1. There is no plan for the Parks Bond. Have you seen the plans? They are vague at best. They are working against the clock, and they admitted as much.

        The professionals are hired from outside because we do not have the experience on our staff to do anything ourselves. They will be long gone before the first bag of sand hits the playground. And our staff is some of the highest paid in the region.

        Why the rush for the Parks Bond? Why the $40,000,000 value on the bond?

        Because that is what the experts said they could extract from us and have it pass. Had they said more, say $60 million, or $80 million, they would have gone for more. Watch the work sessions, and see the process.

        And despite not having a list of specifics to present to us, it’s more important to get their hands on the money.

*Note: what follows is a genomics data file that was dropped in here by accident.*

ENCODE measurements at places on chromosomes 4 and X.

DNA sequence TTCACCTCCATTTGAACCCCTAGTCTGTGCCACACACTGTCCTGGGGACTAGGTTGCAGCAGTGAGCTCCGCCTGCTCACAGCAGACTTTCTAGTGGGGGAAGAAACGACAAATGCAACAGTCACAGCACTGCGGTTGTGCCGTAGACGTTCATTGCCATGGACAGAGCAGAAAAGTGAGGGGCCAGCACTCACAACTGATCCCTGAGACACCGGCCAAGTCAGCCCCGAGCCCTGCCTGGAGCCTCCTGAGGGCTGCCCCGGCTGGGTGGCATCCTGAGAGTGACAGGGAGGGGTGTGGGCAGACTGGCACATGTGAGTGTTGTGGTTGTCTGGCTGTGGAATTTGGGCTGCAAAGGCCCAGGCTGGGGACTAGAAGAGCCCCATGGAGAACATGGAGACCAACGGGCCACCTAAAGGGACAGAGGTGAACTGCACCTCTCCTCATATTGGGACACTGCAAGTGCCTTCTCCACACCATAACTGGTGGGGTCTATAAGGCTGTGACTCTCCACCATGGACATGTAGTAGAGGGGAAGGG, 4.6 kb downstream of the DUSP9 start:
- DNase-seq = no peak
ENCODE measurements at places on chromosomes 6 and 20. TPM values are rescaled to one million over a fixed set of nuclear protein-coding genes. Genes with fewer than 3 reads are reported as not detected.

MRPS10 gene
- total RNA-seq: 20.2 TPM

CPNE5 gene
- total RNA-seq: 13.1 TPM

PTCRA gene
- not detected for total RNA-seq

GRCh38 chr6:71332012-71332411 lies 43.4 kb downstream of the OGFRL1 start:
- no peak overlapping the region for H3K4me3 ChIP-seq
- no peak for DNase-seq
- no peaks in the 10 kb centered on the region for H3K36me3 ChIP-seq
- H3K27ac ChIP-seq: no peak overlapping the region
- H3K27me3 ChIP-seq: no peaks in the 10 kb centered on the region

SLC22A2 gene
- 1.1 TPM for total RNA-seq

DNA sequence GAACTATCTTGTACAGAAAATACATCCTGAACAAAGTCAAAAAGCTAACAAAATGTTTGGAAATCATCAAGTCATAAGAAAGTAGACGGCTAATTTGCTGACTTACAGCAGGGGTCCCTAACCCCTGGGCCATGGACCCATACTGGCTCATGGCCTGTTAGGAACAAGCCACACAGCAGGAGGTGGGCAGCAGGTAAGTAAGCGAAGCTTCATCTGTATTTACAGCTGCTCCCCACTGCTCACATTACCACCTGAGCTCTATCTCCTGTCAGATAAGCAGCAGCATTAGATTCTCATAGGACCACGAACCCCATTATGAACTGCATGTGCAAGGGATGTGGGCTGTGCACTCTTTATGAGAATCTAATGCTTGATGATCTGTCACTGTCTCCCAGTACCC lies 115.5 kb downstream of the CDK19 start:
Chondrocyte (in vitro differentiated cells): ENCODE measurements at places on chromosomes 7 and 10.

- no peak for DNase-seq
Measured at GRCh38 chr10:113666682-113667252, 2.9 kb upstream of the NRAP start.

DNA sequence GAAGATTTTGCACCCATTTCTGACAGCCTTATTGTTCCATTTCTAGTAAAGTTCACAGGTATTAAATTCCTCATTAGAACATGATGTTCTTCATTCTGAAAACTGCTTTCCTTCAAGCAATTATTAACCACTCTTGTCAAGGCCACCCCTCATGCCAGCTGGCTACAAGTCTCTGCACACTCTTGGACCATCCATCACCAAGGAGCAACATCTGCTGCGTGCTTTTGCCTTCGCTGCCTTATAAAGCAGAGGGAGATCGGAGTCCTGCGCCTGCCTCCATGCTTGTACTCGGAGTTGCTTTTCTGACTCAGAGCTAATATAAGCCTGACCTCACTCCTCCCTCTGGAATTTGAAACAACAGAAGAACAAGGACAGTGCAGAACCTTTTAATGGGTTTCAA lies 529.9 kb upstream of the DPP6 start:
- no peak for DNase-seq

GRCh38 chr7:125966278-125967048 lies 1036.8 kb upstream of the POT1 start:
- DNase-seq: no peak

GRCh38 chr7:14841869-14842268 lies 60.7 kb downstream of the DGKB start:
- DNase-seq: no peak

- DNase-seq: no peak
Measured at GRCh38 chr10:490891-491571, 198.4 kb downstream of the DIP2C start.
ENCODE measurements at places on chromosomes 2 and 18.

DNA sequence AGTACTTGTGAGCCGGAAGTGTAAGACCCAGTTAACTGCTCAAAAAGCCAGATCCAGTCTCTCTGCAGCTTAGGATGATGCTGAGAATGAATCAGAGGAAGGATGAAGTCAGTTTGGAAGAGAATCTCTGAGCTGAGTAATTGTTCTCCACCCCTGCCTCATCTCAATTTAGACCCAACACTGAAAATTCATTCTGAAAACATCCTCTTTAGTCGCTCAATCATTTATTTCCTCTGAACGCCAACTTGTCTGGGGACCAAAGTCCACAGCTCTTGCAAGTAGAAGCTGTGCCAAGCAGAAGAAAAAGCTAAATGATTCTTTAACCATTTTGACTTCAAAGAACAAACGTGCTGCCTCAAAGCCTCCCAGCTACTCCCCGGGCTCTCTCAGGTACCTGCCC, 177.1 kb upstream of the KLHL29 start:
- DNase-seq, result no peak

Haste makes waste. There’s a reason it’s true. If this parks bond passes, we’ll see it up close and personal.

        Trust us is their motto. Trust must be earned. So far it has not been.

        1. I’m sorry, but you are incorrect. There is a plan; I’ve seen a part of it. I’m one of those professionals who has contributed to it – one of those “experts” whom you suggest is trying to extract money from you just because we can (though I contributed all my efforts in doing so as a volunteer, not as a paid professional). I’m also a Johns Creek resident and taxpayer. I’m also on the board of a non-profit that helps run one of our parks, which is a volunteer position I’ve held for many years. I won’t be long gone, as you so say. I’m committed and invested and have lived in this area raising my children, improving our city buildings, and contributing to our community since 2002. So are the other wonderful hardworking people I work with at the non-profit. Many of them have family roots in this area for that go back generations, and all of us care deeply about the area.